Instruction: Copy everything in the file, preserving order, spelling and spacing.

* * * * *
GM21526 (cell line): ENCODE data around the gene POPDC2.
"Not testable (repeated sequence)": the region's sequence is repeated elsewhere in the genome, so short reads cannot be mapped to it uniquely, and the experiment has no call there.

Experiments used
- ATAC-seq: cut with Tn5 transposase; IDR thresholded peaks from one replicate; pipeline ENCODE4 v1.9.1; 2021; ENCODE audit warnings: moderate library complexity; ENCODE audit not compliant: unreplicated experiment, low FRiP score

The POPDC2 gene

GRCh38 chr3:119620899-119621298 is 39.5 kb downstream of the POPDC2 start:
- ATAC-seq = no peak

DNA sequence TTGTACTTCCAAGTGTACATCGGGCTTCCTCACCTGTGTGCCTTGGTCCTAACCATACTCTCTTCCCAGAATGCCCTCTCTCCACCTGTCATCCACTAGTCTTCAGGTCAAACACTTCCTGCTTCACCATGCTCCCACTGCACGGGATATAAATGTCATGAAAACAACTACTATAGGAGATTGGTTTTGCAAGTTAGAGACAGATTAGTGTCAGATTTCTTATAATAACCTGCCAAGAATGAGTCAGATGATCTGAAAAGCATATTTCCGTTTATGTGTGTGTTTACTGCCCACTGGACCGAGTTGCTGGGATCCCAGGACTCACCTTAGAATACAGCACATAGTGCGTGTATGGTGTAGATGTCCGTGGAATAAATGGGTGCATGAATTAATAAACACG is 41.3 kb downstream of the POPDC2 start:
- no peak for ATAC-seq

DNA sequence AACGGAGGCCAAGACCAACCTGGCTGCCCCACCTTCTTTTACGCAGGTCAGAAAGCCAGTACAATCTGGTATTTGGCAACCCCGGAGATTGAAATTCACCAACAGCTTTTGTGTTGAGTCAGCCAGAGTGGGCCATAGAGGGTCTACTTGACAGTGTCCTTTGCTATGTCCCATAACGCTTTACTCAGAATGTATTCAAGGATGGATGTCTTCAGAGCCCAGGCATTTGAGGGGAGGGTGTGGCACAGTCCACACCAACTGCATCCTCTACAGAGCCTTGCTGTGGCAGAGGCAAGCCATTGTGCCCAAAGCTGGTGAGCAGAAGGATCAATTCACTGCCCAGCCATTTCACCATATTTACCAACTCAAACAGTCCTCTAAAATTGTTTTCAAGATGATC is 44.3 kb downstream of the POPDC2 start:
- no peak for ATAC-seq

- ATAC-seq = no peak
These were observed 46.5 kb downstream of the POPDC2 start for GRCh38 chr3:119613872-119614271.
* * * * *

GM21526 (cell line): ENCODE data around the gene POPDC2.
"Not testable (repeated sequence)": the region's sequence is repeated elsewhere in the genome, so short reads cannot be mapped to it uniquely, and the experiment has no call there.

Experiments used
- ATAC-seq: cut with Tn5 transposase; IDR thresholded peaks from one replicate; pipeline ENCODE4 v1.9.1; 2021; ENCODE audit warnings: moderate library complexity; ENCODE audit not compliant: unreplicated experiment, low FRiP score

The POPDC2 gene

GRCh38 chr3:119620899-119621298 is 39.5 kb downstream of the POPDC2 start:
- ATAC-seq = no peak

DNA sequence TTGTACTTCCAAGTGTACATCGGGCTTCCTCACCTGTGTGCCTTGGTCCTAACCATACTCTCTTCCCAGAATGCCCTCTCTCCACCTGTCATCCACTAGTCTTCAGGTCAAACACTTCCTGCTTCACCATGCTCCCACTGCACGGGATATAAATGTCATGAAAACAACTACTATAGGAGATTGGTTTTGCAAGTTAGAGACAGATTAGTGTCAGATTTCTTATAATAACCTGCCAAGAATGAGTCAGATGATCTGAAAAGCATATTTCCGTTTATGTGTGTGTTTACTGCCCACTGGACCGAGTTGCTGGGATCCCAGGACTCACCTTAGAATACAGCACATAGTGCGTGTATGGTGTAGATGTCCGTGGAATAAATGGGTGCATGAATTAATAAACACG is 41.3 kb downstream of the POPDC2 start:
- no peak for ATAC-seq

DNA sequence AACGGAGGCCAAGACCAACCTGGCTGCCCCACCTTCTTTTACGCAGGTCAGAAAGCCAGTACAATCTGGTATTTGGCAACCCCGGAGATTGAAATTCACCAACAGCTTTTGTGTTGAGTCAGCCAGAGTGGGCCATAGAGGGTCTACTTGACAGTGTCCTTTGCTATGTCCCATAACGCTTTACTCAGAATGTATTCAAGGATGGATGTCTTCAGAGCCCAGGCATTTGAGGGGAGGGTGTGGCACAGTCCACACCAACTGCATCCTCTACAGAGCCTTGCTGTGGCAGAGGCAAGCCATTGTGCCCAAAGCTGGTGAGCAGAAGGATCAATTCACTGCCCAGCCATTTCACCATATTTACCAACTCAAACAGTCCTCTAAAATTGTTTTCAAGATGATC is 44.3 kb downstream of the POPDC2 start:
- no peak for ATAC-seq

- ATAC-seq = no peak
These were observed 46.5 kb downstream of the POPDC2 start for GRCh38 chr3:119613872-119614271.